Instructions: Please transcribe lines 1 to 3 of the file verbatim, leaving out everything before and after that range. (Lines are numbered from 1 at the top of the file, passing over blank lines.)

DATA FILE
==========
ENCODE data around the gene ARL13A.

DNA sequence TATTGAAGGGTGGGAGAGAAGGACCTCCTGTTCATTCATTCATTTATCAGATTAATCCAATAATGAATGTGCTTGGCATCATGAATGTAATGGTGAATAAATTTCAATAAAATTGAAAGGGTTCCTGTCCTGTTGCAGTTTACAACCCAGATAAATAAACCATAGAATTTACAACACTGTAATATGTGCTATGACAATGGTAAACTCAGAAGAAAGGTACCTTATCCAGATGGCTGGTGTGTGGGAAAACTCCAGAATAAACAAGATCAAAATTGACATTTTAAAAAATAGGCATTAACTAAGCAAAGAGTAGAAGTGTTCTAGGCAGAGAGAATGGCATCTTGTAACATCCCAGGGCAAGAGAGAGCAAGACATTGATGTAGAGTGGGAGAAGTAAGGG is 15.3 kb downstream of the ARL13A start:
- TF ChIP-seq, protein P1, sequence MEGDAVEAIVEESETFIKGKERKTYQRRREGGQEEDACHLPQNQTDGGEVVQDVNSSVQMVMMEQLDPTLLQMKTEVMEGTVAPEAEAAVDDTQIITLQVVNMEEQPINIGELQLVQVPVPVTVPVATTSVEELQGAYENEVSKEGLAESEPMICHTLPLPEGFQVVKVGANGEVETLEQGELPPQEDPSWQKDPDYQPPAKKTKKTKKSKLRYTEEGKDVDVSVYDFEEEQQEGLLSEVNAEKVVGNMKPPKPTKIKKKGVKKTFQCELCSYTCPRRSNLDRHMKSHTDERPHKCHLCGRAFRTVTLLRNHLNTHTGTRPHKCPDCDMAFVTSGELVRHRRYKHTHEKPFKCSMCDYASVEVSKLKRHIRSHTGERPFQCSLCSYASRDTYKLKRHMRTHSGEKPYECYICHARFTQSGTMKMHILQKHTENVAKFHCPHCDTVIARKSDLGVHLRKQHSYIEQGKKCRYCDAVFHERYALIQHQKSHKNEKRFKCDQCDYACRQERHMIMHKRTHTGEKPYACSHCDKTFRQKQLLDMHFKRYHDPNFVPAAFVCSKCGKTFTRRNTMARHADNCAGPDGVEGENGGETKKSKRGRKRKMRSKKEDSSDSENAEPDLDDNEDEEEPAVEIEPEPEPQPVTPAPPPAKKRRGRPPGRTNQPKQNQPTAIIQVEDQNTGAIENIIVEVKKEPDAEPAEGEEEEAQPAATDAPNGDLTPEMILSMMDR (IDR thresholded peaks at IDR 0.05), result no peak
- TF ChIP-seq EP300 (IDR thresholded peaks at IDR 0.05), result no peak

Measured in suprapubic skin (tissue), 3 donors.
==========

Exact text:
ENCODE data around the gene ARL13A.

DNA sequence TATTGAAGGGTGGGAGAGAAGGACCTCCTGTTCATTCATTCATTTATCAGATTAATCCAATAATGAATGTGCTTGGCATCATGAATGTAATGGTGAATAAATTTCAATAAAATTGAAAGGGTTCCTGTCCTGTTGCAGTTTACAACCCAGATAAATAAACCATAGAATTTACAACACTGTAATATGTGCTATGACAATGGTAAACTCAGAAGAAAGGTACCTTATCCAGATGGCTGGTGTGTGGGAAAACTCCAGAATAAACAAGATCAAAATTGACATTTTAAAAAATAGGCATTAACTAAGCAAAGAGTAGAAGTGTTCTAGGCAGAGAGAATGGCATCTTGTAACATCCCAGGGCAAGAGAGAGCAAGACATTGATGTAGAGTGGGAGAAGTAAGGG is 15.3 kb downstream of the ARL13A start:
- TF ChIP-seq, protein P1, sequence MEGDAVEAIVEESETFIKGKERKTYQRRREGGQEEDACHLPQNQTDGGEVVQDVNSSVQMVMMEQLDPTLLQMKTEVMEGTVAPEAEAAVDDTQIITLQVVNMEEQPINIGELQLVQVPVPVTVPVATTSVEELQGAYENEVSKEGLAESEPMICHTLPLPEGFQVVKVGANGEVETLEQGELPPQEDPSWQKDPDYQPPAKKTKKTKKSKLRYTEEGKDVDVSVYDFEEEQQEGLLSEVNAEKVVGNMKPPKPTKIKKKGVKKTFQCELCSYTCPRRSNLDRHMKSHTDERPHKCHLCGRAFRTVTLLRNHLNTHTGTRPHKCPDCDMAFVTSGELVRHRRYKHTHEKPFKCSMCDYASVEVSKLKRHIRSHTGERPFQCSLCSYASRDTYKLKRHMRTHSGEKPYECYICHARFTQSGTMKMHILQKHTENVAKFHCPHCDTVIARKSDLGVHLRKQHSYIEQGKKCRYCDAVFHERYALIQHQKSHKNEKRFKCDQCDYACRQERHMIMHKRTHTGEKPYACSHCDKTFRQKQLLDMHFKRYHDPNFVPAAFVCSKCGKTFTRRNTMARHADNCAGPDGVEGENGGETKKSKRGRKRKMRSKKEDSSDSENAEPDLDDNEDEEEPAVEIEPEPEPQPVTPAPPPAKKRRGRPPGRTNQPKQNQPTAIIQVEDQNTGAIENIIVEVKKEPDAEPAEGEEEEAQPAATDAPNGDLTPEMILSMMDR (IDR thresholded peaks at IDR 0.05), result no peak